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The Basics Of 75/11 Needles And When To Use Them

Using the right needle is essential to any embroidery project. Not only does a needle determine the quality of your stitches, but it also affects the type of fabric you can use for an embroidery project. So, when should you reach for a 75/11 needle? Let’s explore!

What Is a 75/11 Needle?

  

A 75/11 needle is designed for use on high speed commercial embroidery machines. It is an ideal all-purpose needle size that can be used with standard threads like polyester and rayon, as well as heavier threads like metallic. Of the many different sizes of embroidery needles, the 75/11 is one of the most common and frequently used.

 

what is a 75/11 needle

What Does 75/11 Mean On Needles?

Needle sizes are often labeled as two numbers separated by a slash. The first number equals the diameter of the needle’s blade. 75/11 simply means the blade’s diameter is 0.75mm. 75 and 11 are the same, just different standards (EU standards and U.S standards)

 

The first number will increase by increments of five and the second number will increase by increments of one. Whether you are looking at the European number or the American number, the lower the number is the smaller the needle and the higher the number is the larger the needle. 

 

Generally speaking, the needle point determines the fabric type and the needle size determines the type of embroidery thread


Types of Needles & Markings on Needle Packs


BP/FFG/SES = Ballpoint needles have a rounded point to prevent cutting into the fabric when embroidering. They are used for knitted fabrics such as t-shirts, lingerie, fleece, sweatshirt material and finely knit sweaters. The are also used for lightweight woven fabrics like dress shirts

 

SP / RG = Sharp Point needles have a sharp point to allow the needle to cut through tightly woven fabrics when embroidering. They are used for standard or tightly woven fabrics, twill, denim, canvas, caps and heavy weight broadcloth.

 

FG/SUK = Ballpoint needle is used for heavier or thicker threads.

 

Large Eye needles will accommodate a wide range of thread sizes without increasing the thickness of the needle. Your embroidery machine can run faster with fewer thread breaks and easier needle threading.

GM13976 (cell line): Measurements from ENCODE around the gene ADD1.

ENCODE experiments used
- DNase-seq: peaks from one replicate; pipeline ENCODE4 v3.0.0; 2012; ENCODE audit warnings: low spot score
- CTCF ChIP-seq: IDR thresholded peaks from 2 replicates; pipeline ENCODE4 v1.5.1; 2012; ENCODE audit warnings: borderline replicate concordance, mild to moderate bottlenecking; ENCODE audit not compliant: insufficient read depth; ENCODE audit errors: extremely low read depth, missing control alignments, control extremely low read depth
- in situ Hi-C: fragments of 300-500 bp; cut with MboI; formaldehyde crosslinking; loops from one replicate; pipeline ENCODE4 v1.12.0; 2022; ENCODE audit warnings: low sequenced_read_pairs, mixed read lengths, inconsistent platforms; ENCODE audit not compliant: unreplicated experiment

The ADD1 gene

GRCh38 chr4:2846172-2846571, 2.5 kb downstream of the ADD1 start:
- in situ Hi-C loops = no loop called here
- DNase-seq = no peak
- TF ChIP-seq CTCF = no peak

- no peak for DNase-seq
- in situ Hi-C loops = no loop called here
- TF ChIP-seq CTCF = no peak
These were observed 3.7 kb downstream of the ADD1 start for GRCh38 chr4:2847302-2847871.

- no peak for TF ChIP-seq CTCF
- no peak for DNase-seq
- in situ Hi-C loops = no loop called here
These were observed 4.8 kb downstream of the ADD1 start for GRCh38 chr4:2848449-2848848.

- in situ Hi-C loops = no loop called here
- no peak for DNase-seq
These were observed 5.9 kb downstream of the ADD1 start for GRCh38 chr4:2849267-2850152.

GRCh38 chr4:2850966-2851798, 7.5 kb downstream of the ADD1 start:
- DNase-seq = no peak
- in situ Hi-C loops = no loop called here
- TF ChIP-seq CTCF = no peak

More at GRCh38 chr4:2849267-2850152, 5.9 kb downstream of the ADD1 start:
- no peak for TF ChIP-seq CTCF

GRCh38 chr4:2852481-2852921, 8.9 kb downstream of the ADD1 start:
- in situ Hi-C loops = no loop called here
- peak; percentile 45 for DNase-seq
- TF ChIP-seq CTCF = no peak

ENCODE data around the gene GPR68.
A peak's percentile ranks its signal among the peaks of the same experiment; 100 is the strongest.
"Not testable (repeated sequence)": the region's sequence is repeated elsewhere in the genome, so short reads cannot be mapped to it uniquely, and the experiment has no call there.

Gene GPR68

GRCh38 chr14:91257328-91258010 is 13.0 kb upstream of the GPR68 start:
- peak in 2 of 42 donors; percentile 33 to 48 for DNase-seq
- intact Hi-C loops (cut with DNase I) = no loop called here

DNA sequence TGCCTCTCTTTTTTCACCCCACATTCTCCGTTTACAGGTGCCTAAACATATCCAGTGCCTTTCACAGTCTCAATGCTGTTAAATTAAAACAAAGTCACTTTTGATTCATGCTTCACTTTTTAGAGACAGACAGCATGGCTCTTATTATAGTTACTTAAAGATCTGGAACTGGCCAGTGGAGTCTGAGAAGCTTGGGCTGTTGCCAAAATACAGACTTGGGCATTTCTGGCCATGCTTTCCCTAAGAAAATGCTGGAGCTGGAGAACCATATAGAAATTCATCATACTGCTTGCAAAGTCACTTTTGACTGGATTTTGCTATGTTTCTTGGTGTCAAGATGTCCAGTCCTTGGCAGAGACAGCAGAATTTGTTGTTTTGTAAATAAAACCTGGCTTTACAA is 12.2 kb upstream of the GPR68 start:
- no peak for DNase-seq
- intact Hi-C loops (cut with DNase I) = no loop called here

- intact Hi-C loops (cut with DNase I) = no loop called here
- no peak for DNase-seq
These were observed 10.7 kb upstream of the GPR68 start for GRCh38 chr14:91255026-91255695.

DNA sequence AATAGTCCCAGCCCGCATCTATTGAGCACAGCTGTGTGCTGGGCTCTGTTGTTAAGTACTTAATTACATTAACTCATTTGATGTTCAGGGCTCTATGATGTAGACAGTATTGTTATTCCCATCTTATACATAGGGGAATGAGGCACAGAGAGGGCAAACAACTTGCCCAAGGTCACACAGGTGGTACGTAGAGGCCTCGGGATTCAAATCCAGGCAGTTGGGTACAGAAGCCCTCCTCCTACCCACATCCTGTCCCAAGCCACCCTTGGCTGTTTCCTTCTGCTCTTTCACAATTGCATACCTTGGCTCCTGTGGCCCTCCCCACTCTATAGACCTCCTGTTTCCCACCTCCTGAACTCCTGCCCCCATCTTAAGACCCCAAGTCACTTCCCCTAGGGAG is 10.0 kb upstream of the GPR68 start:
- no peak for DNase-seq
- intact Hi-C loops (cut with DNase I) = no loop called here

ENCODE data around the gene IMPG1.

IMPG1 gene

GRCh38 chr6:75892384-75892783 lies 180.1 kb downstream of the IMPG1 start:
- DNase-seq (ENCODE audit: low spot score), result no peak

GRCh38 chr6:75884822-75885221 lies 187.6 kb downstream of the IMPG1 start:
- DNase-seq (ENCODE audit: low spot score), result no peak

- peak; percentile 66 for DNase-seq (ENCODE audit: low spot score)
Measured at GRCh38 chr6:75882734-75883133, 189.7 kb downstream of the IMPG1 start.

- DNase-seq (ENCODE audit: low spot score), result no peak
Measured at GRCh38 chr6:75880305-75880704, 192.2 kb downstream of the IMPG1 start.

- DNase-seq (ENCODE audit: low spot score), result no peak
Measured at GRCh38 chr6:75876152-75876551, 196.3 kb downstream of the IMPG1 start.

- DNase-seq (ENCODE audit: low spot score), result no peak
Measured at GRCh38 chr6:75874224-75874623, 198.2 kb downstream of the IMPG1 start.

Round Shank needles have a round shank and are commonly used on commercial embroidery machines.

Flat Sided Needles are flat on one side of the shank and are commonly used on home/non-commercial embroidery machines.



When Should You Use a 75/11 Needle?


Generally, embroiderers should choose which needles to use for any given embroidery job based on the following factors:

 

1.  The weight (thickness) of thread running through the needle (this determines the needle size)

 

2. The construction of the fabric being stitched (this determines the point type).

  

The 75/11 needle is the multitasker of the embroidery world. It's perfect for Classic Rayon and Polyneon 100% Polyester, as well as other thin threads like #60 or even Metallic varieties. An experienced embroiderer can even use it with thicker embroidery thread fibers if needed.

 

 Additionally, this size needle works best with standard embroidery patterns that have not been overly digitized—or ones with too many details packed into them—as the finer points of the design may not come out correctly due to the smaller size of the needle's size.

 

 A #75/11 ball point can is even more versatile as it will be great for more embroidery specific things like polo shirts, performance wear fabrics, and lightly woven fabrics. However, if you are using thicker threads then you may want to consider using a bigger sized needle such as an 80/12 or 90/14.

The 75/11 needle can also be used for patchwork quilting projects because it helps form strong stitches while seamlessly piercing through several layers of fabric.

 

 The 75/11 also helps prevent puckering since it takes fewer stitches to complete each seam by contrast to other sizes of needles.

When Should You Replace A Needle?

A needle is the most active and used part of an embroidery machine, therefore it requires replacement more often than you would expect. 

 How often you replace a needle is also dependent on the frequency of use, material used, and the quality of the needle. On average, the lifespan of a machine embroidery needle is about 8 hours of running time.

 You should get in the habit of changing your needles more frequently. This is especially the case since an overused needle can damage fabric, create uneven stitches, cause looping, and make your operations more difficult than it needs to be.

 

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An overused, damaged, or incorrectly sized needle may cause fraying but an improperly inserted needle may cause thread breaks or fraying.

Conclusion

Of all the embroidery needles, a 75/11 is one of the most versatile. It works great on medium-weight fabrics like cotton and linen—and even lighter-weight fabrics if used with regular thread—for both standard embroidery projects and patchwork quilting projects alike! It's ideal for knit fabrics such as T-shirts, sweaters, polo shirts, and sweatshirts. Just remember, not all thread is created equal and you should strive to make sure you are using high-quality thread. Whether you are new to embroidery or have a top-of-the-line embroidery machine, having this versatile tool in your sewing kit will help you create beautiful pieces without difficulty.

 Plus, once you understand how to use them properly, they'll become one of your favorite tools when tackling any project!

View more of our educational articles here